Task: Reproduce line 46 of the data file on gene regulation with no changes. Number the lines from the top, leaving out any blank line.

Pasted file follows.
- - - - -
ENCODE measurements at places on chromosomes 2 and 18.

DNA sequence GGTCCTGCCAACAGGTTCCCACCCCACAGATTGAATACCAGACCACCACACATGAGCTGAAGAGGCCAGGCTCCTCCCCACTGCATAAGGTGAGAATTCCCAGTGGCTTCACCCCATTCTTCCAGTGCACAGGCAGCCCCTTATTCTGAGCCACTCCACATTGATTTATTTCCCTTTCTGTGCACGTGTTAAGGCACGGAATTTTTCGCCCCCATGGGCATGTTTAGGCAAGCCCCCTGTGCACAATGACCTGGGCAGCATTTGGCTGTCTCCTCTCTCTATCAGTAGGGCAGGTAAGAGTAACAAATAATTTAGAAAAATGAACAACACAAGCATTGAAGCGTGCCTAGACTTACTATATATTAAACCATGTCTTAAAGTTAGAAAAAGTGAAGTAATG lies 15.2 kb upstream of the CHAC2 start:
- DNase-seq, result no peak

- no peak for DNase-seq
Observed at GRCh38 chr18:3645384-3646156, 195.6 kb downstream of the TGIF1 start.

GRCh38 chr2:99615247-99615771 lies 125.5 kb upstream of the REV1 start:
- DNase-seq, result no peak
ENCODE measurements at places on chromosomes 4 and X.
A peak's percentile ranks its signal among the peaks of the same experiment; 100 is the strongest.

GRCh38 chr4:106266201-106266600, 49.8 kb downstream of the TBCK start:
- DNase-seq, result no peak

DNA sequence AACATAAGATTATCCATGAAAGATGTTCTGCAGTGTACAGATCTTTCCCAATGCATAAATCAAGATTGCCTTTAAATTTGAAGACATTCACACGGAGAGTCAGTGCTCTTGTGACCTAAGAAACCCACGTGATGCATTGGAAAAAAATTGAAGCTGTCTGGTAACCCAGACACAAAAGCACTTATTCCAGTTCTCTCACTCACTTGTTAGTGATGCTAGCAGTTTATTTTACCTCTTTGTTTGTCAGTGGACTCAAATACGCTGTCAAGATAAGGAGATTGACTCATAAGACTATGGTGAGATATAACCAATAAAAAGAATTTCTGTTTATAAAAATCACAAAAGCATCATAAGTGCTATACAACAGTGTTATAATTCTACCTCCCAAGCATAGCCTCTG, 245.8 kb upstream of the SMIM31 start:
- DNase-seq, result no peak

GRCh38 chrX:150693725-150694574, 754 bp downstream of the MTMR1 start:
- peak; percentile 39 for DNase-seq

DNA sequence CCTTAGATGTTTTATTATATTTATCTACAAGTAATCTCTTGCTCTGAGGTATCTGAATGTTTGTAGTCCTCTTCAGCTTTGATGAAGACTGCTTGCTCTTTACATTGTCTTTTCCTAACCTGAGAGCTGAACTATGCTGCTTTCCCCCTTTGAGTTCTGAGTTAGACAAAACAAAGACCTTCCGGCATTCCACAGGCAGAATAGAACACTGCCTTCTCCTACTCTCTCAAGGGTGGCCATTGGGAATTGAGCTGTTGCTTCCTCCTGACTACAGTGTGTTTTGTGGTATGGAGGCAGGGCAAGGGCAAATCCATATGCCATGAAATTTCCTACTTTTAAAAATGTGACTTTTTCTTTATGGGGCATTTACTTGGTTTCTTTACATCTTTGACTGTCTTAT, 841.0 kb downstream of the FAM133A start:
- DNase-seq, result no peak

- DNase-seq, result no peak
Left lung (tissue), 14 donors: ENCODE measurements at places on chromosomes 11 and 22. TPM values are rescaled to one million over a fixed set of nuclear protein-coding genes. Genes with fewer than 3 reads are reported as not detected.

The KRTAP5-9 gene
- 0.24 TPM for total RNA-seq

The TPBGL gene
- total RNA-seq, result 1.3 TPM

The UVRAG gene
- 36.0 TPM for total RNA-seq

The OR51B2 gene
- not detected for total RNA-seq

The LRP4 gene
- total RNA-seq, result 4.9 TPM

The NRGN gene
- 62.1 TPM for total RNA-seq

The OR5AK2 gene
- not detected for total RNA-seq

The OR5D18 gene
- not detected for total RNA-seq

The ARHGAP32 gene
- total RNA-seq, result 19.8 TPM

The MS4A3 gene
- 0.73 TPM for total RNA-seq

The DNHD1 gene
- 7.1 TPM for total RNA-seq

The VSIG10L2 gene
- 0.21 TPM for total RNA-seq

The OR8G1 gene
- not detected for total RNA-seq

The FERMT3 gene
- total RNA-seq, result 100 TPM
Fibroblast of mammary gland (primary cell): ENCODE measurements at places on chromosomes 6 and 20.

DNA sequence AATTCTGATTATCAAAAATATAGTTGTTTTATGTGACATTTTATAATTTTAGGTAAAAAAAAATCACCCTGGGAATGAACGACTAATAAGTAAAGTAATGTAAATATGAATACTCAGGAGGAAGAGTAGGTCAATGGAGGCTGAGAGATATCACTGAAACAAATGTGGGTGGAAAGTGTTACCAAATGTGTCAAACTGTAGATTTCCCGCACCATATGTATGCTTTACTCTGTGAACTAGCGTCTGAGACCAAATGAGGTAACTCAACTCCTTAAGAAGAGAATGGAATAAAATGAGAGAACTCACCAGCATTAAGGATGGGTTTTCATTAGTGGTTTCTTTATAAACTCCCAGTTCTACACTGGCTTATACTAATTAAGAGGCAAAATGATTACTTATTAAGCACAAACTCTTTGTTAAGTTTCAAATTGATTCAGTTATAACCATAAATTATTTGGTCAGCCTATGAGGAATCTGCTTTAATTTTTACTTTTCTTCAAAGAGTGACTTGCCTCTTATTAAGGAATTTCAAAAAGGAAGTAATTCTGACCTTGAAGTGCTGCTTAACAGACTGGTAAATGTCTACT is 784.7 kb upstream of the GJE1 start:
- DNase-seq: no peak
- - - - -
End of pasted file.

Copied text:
The FERMT3 gene